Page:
March 1994 issue
Cover illustration: The overall folding of the salmon trypsin molecule. Courtesy of A. O. Smalas and A Hordvik.
X-ray diffraction studies of the binding of a series of sugars to D-xylose isomerase are reported at 1.6-1.8 Å resolution. It is shown that there are two directions of binding. A specific binding motif has been identified.
The structure is a tetramer with two divalent metal ions per monomer. The structure refinement was performed with the GROMOS program package.
A recently reported method [Subbiah (1993). Acta Cryst. D49, 108-119] is applied successfully to obtain crude low-resolution envelopes for five varied and difficult macromolecules. Only Fourier-amplitude data, with no prior phase information, are used to overcome the crystallographic phase problem at very low resolution.
The enzyme uses NADPH as a co-factor and is an important target for antitrypanocidal drug design. The structure was solved using molecular replacement and was refined to an R factor of 16.1% with data between 8.0 and 2.6 Å resolution.
A topological analysis method of medium-resolution electron-density maps is described in terms of critical points. A procedure is proposed for the automated recognition of protein secondary structures.
Ferredoxin I crystallizes in space group P21 with two molecules per asymmetric unit. Refinement by molecular dynamics simulation gave a final R factor of 17% with X-ray data up to 1.8 Å.
Biosynthetic arginine decarboxylate initiates polyamine synthesis in plants and bacteria and exhibits sequence homology to the eukaryotic ornithine decarboxylases. It has been crystallized in space group P41(3)212 with one tetramer per asymmetric unit.
Algorithms for detecting cavities in biomacromolecules and for measuring their volumes are described and demonstrated.
Experience with the heavy-metal cluster compound Ta6Br14 in the structure determination of two large proteins is summarized. The cluster compound is a suitable candidate for producing single-site derivatives in large proteins.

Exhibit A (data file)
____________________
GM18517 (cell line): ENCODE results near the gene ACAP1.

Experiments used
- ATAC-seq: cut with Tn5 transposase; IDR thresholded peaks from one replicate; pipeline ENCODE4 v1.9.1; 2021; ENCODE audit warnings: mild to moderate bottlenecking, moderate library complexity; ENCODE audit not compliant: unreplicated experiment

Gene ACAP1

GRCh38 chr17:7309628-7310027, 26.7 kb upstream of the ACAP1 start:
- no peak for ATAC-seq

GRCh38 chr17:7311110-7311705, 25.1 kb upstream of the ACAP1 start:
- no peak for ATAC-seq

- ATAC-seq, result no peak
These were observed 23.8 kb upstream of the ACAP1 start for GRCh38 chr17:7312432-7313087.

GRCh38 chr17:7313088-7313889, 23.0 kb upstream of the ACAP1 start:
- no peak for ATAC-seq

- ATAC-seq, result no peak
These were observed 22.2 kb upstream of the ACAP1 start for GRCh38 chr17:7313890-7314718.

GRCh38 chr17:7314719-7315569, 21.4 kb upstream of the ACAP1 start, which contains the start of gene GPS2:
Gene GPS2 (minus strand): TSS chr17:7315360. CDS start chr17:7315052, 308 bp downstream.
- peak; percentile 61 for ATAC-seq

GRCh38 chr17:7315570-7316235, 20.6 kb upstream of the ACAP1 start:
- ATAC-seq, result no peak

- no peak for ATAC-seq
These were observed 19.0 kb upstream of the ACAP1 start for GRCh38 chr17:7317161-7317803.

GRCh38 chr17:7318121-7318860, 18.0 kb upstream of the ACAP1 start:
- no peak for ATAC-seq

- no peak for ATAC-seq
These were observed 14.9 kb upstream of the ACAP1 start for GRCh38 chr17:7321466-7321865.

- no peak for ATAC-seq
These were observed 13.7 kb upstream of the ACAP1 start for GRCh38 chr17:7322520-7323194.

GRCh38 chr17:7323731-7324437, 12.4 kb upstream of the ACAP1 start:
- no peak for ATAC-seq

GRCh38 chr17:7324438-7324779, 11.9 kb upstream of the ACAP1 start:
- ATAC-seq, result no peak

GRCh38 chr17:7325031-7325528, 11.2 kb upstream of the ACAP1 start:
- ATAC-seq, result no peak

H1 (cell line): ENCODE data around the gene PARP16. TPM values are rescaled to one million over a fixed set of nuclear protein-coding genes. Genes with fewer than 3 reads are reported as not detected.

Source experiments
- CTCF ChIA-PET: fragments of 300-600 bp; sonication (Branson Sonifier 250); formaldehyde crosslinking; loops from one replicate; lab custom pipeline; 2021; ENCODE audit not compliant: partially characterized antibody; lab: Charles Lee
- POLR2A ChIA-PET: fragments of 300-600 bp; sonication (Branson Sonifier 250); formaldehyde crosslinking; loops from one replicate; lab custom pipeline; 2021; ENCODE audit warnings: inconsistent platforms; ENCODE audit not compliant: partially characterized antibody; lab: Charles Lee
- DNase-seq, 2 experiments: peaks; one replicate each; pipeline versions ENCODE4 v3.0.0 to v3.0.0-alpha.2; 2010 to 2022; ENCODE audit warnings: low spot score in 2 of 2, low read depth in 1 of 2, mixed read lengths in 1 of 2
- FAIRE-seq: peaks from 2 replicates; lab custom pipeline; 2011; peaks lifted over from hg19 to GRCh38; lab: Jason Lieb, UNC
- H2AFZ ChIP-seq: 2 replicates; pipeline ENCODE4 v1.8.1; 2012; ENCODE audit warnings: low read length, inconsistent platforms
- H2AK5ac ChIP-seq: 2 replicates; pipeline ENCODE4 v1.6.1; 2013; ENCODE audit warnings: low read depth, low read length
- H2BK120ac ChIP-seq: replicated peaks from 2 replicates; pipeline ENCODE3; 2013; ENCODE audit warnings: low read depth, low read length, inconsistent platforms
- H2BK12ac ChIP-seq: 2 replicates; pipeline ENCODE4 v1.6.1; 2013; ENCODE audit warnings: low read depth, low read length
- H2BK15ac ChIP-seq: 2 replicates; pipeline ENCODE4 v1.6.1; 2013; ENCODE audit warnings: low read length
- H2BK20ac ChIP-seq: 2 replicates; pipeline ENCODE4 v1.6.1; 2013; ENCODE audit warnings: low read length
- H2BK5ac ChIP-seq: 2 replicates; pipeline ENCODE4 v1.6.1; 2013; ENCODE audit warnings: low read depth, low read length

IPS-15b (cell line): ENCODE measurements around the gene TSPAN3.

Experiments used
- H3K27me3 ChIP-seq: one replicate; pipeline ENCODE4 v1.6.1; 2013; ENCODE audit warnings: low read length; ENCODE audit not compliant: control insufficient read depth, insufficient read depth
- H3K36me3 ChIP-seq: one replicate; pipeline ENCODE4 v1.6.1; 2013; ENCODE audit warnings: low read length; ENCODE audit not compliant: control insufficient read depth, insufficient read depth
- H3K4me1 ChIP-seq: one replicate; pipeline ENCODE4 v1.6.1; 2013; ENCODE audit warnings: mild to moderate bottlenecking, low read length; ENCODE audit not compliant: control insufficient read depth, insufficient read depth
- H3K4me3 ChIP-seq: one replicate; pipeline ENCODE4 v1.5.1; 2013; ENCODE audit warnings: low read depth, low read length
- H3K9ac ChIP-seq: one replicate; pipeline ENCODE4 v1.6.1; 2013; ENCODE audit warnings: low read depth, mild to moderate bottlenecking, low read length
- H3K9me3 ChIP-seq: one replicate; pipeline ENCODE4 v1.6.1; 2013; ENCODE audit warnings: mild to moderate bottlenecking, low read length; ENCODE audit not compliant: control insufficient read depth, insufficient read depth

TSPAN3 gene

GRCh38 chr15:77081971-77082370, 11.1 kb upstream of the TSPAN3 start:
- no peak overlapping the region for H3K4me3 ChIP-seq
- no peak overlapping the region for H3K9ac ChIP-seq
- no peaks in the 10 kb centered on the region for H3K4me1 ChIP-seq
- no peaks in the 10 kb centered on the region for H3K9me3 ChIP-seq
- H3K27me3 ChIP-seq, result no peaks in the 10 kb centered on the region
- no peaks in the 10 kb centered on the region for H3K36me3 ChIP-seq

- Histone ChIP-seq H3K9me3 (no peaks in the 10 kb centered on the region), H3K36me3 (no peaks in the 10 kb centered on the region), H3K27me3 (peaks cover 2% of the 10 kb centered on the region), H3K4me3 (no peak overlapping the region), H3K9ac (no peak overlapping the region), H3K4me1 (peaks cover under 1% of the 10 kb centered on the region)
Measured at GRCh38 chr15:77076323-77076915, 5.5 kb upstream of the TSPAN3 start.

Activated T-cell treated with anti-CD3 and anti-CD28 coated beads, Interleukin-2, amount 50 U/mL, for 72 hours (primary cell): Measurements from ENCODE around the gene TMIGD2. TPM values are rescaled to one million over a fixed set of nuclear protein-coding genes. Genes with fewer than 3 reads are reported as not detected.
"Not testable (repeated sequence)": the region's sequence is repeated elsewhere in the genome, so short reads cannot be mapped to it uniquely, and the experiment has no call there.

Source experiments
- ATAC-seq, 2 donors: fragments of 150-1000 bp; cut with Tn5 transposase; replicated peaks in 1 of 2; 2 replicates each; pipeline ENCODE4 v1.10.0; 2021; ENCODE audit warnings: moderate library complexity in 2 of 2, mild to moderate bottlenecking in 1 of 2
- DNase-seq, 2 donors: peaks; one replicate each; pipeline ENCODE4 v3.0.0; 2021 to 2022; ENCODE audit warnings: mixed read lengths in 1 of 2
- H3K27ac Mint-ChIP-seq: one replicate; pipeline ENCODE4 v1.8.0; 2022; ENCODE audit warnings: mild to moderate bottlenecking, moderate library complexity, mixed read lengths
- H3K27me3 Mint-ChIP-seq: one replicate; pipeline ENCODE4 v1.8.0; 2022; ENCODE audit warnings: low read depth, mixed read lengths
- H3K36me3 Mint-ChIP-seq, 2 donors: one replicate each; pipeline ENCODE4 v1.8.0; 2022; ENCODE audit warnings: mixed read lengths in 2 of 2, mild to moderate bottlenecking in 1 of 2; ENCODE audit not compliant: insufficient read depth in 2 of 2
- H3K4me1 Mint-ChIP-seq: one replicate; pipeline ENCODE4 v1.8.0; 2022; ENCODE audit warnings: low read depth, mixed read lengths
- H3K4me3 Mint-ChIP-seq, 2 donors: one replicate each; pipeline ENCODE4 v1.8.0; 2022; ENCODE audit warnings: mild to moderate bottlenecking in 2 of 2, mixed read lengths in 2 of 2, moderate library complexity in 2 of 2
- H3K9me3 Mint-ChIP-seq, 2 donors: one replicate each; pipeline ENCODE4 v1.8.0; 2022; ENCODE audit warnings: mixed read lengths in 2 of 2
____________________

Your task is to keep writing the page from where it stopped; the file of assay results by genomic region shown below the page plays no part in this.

Crystals of d(CGCACG)·d(CGTGCG) show that similar packing patterns can lead to different space groups.
A preliminary structure of an interleukin-l receptor antagonist protein, determined by X-ray crystallographic methods, is reported.
The high-resolution structure of a nucleotide complex of the glycolytic enzyme phosphoglycerate kinase is reported.
An encouraging step forward in the ability to use X-ray diffuse scattering information is presented. Analysis of this scattering from yeast initiator tRNA crystals reveals substantial disorder in the biochemically relevant anticodon arm where atomic displacements are locally correlated between neighbouring base pairs but quite uncoupled from the more rigid remainder of the molecule.
Two new crystal forms of glutathione 5-transferase 3-3 have been obtained. The structures of these new crystal forms have been determined and their crystal packing environments have been compared.
A lipase from Chromobocteriun viscosum has been purified to homogeneity and crystallized in a form suitable for X-ray diffraction analysis. The crystals diffract to a resolution of 2.2 Å and the structure solution by multiple isomorphous replacement is underway.
A designed mutant of the enzyme glutathione reductase, consisting of two point mutations, shortens the crystallization time by a factor of forty, most probably by facilitating nucleation.
Two different crystal forms have been obtained, one suitable for X-ray analysis.
Crystallization of tetra-heme cytochrome c from Desulfovibrio desulfuricans ATCC 27774 in space group P6122, a = b = 61.84(4), c = 109.7 (2) Å, led to X-ray data to 1.75 Å resolution, Rmerge(I) = 5.3%. A molecular replacement solution was obtained with D. vulgaris cytochrome c (43% homology).
Correction to Acta Cryst. (1993). D49, 561-571.